The Case of Turkey: Middle Income Trap or is it Different This Time?

Leiden University By Ilia Barboutev, PhD candidate Leiden University



Since the end of the Cold War and the seemingly decisive victory of neo-liberal economic prescriptions, numerous developing countries have experienced sharp and steady growth, eventually achieving what the World Bank defines as middle income status of a Gross National Income of around 12,000 USD per capita at current levels.

Nevertheless, many economies now seem stuck in what theoreticians call the middle income trap. Emerging markets can leverage their comparative advantage in lower labor costs to stimulate export driven growth, attract foreign direct investment due to comparatively higher rates of return relative to their risk profile, particularly in the real estate sector and in governmental securities, or rely on exporting natural resources during a global economic expansion.

However, due to rising labour costs in developing markets, rising interest rates in developed (and therefore lower risk) economies, and/or a glut in the global commodities market, emerging economies see a halt and often a reverse in their fortunes. In order for the pace of economic growth to be sustained, industries in emerging markets require the capacity to produce high value-added goods and services, while a growing domestic middle class should be nurtured to reduce the continuous need for exports.

While these two prescriptions seem rather commonsensical, they are seldom implemented. To understand why that is the case requires one to look deeper than simple macroeconomic indicators.

Modern economic orthodoxy continuously suggests the depoliticization of the economic study, profession, and practice. Typical prescriptions supplied by the International Monetary Fund upon struggling debtor states reflect this norm.

While the Fund rightfully claims that the depoliticization of certain key sectors would likely lead to a better economic performance overall, it fails to appreciate that the state capture of such sectors by often inefficient and inexperienced governmental loyalists is what actually underpins the very stability of the state. Therefore, IMF prescriptions and programs often go unimplemented not because of their inherent defects, but rather due to the political realities of the state involved.

A growing middle class and an educated workforce are certainly key drivers of economic growth and the wealth of developed, free-market democracies rests on continuously improving these twin pillars. However, in unstable regimes governing over socially and ethnically fractured countries, pursuing such policies could potentially lead to the downfall of a regime and widespread instability.

A larger middle class means a lesser reliance on the central government for economic activities. New power centers emerge which have the capacity to compete with governmental authority. In developed democratic states, this is not a big issue since economic power is dispersed and the transfer of political power across rival factions is already considered the norm.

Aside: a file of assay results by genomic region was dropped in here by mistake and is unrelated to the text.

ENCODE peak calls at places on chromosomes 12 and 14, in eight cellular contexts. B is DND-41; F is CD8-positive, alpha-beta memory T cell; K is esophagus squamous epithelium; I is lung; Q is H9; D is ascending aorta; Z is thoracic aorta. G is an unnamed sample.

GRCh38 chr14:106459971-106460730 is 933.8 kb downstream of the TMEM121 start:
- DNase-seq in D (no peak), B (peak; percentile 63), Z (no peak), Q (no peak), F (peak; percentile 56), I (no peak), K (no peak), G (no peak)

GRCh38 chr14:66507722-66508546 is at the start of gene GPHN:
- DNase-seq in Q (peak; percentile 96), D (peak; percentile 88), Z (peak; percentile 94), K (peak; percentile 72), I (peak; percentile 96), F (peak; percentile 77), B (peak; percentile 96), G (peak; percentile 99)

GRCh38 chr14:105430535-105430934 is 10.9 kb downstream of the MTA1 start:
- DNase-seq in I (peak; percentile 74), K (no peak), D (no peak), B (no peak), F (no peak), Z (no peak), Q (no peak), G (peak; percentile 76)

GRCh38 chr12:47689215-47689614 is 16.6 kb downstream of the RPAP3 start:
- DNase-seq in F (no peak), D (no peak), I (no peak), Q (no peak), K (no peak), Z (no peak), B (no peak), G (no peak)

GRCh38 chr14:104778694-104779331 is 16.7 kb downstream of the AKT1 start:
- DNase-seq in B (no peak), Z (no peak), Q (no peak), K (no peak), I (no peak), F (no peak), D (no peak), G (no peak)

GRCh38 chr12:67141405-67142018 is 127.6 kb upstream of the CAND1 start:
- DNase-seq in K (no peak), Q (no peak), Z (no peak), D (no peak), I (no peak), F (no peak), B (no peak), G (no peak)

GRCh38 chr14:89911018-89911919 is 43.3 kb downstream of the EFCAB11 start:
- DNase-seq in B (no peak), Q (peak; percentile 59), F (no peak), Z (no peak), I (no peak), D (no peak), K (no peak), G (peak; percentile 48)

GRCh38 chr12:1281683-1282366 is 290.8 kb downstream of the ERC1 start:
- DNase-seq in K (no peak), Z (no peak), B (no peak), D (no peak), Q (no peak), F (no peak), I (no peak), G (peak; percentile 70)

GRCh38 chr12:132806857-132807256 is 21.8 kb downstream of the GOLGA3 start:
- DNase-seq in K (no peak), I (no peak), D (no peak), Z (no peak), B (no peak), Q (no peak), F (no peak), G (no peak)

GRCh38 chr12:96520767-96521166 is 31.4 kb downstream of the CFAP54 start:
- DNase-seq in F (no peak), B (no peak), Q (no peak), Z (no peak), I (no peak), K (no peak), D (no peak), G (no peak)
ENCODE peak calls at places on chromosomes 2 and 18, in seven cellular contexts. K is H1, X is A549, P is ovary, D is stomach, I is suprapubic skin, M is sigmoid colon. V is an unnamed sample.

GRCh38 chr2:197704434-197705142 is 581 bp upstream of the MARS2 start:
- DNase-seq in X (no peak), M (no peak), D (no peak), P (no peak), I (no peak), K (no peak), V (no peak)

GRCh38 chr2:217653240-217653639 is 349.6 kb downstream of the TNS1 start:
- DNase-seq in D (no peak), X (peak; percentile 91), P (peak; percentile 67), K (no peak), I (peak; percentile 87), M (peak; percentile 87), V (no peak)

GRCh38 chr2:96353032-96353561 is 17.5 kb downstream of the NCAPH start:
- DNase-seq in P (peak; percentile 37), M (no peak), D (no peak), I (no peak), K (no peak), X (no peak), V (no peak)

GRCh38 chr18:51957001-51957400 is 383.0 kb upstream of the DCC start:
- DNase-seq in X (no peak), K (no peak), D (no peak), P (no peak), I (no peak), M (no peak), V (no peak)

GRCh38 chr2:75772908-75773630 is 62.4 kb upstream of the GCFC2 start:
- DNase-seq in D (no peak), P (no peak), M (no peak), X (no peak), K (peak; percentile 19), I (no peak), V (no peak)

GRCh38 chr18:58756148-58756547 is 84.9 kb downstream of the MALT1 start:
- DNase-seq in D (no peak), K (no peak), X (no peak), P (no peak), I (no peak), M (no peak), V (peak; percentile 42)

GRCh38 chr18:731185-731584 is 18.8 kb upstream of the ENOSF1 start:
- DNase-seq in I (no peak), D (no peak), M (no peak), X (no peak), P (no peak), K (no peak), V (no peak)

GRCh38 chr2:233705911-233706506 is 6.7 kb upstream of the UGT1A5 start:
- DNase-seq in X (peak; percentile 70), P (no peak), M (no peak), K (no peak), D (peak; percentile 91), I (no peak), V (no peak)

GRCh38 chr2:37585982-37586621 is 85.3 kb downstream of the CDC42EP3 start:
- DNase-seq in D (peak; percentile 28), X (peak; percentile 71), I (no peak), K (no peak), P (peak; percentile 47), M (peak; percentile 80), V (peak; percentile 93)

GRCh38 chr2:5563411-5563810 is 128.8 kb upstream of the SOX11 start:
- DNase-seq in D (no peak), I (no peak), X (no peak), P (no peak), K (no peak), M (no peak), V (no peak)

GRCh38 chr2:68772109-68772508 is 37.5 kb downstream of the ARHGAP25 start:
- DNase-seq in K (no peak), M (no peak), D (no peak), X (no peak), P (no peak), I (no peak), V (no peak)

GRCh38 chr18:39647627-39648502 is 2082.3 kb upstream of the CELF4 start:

In developing countries, a big businessman with political ambitions may use his power to mobilize the populace against a regime which has no intention of giving up or sharing the keys to the state. Furthermore, many regimes maintain their power by privileging certain social or ethnic groups, while excluding others from key economic sectors.

Therefore, authoritarian governments are often incentivized to discourage success and innovation outside their inner circle and/or group. An educated workforce further complicates the stability of a regime. Educated individuals demand certain services and a standard of public administration which authoritarian regimes and fractured states are incapable of delivering. Paradoxically an expanding middle class coupled with a highly educated workforce could bring about a regime’s downfall.

The modern Turkish Republic, particularly since emergence of the Justice and Development Party (AKP) and the party’s victory in the 2002 Parliamentary election provides a possible example of an economy stuck in the middle income trap.

The Turkish economy has nearly quadrupled in the period between 2002 and 2018 under the leadership of former prime minister and now President (and current presidential candidate) Recep Tayyip Erdoğan. Millions of people from the Anatolian countryside, a constituency historically excluded from the reigns of power since the fall of Ottoman Sultanate, have joined the ranks of the wealthy and powerful. Their regions have seen unprecedented development and the days when a military coup waited in the shadows to prevent their political ascendance seem to belong to the dustbin of history.

Nevertheless, as President Erdoğan is pursuing an election campaign to attain the long coveted strong executive presidency after the passage of the constitutional referendum in 2017, trouble looms on the horizon for the Republic’s economy.

In order to secure a decisive win, the President and his supporters have encouraged a loose monetary and fiscal policy in the hope of garnering the required 50%+ votes. The President has chosen to ignore the rising global interest rate wave, which threatens to sweep emerging markets. Key interest rates in Turkey are artificially kept low, the budget and current account deficits have widened significantly, inflation is holding steady at 10% and the Turkish Lira has hit record lows against other currencies.

In order to shore up pre-election economic growth, the AKP-led executive has handed out generous guarantees to small and medium-sized businesses, while pooling state owned assets such as highly profitable bank stakes and Turkish Airlines into a sovereign wealth fund to be used for securing infrastructure loans.

Nevertheless such a short-term over-leveraging comes at a cost and ignores a plethora of risks that no open market economy can evade, especially one that is heavily dependent of foreign direct investment to finance its current account deficit. So far, the executive has refused to acknowledge the risks. Instead, verbal attacks on rating agencies and radical theories deriding interest rates as the mother and father of all evils have been proposed. Statements about tightening the state’s grip over the economy have added more fear to the situation.